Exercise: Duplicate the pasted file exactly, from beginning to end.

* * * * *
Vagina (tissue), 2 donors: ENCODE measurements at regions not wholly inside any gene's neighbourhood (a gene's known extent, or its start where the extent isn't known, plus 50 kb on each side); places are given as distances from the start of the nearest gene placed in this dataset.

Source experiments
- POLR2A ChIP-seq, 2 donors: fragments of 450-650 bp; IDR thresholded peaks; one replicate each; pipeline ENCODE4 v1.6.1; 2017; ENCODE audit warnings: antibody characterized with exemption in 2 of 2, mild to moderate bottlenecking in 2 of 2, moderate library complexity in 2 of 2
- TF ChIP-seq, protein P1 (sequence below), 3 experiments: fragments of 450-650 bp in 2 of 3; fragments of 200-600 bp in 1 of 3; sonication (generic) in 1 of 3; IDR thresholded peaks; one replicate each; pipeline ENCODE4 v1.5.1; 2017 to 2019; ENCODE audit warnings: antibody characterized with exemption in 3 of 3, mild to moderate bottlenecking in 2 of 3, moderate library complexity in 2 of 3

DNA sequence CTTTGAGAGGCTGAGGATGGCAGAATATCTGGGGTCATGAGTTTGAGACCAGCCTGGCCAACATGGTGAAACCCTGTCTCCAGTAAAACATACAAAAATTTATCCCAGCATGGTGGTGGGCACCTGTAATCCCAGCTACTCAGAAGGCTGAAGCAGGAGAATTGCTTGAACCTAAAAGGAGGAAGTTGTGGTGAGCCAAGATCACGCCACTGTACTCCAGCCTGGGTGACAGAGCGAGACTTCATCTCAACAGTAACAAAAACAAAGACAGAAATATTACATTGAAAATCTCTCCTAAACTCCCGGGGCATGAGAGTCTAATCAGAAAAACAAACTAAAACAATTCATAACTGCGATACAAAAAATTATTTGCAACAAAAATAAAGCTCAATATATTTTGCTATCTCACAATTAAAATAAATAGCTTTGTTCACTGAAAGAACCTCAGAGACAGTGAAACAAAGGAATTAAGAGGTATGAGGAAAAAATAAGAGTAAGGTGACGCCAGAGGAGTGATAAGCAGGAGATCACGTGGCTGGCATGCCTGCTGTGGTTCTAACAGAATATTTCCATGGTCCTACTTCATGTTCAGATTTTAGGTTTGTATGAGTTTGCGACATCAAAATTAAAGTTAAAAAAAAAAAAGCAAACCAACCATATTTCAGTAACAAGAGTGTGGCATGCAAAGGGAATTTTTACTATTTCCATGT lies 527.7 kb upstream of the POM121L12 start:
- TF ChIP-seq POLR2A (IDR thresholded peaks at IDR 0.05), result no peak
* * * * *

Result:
Vagina (tissue), 2 donors: ENCODE measurements at regions not wholly inside any gene's neighbourhood (a gene's known extent, or its start where the extent isn't known, plus 50 kb on each side); places are given as distances from the start of the nearest gene placed in this dataset.

Source experiments
- POLR2A ChIP-seq, 2 donors: fragments of 450-650 bp; IDR thresholded peaks; one replicate each; pipeline ENCODE4 v1.6.1; 2017; ENCODE audit warnings: antibody characterized with exemption in 2 of 2, mild to moderate bottlenecking in 2 of 2, moderate library complexity in 2 of 2
- TF ChIP-seq, protein P1 (sequence below), 3 experiments: fragments of 450-650 bp in 2 of 3; fragments of 200-600 bp in 1 of 3; sonication (generic) in 1 of 3; IDR thresholded peaks; one replicate each; pipeline ENCODE4 v1.5.1; 2017 to 2019; ENCODE audit warnings: antibody characterized with exemption in 3 of 3, mild to moderate bottlenecking in 2 of 3, moderate library complexity in 2 of 3

DNA sequence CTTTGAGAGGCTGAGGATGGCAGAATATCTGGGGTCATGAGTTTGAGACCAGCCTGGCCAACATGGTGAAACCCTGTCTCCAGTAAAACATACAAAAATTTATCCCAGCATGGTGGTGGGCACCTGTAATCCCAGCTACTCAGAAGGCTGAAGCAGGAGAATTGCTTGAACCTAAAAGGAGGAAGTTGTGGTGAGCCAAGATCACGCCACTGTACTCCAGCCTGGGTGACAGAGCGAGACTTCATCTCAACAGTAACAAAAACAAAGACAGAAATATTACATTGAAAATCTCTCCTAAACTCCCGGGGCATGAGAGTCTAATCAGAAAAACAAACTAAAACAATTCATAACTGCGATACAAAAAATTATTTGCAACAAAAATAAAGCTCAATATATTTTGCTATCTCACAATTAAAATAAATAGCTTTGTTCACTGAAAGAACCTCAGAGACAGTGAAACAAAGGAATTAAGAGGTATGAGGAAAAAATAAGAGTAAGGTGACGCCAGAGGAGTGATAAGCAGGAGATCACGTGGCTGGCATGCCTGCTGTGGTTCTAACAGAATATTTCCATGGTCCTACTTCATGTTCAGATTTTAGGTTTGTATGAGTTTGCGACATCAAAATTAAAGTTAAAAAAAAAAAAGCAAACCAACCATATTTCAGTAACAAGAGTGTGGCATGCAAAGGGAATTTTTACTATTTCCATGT lies 527.7 kb upstream of the POM121L12 start:
- TF ChIP-seq POLR2A (IDR thresholded peaks at IDR 0.05), result no peak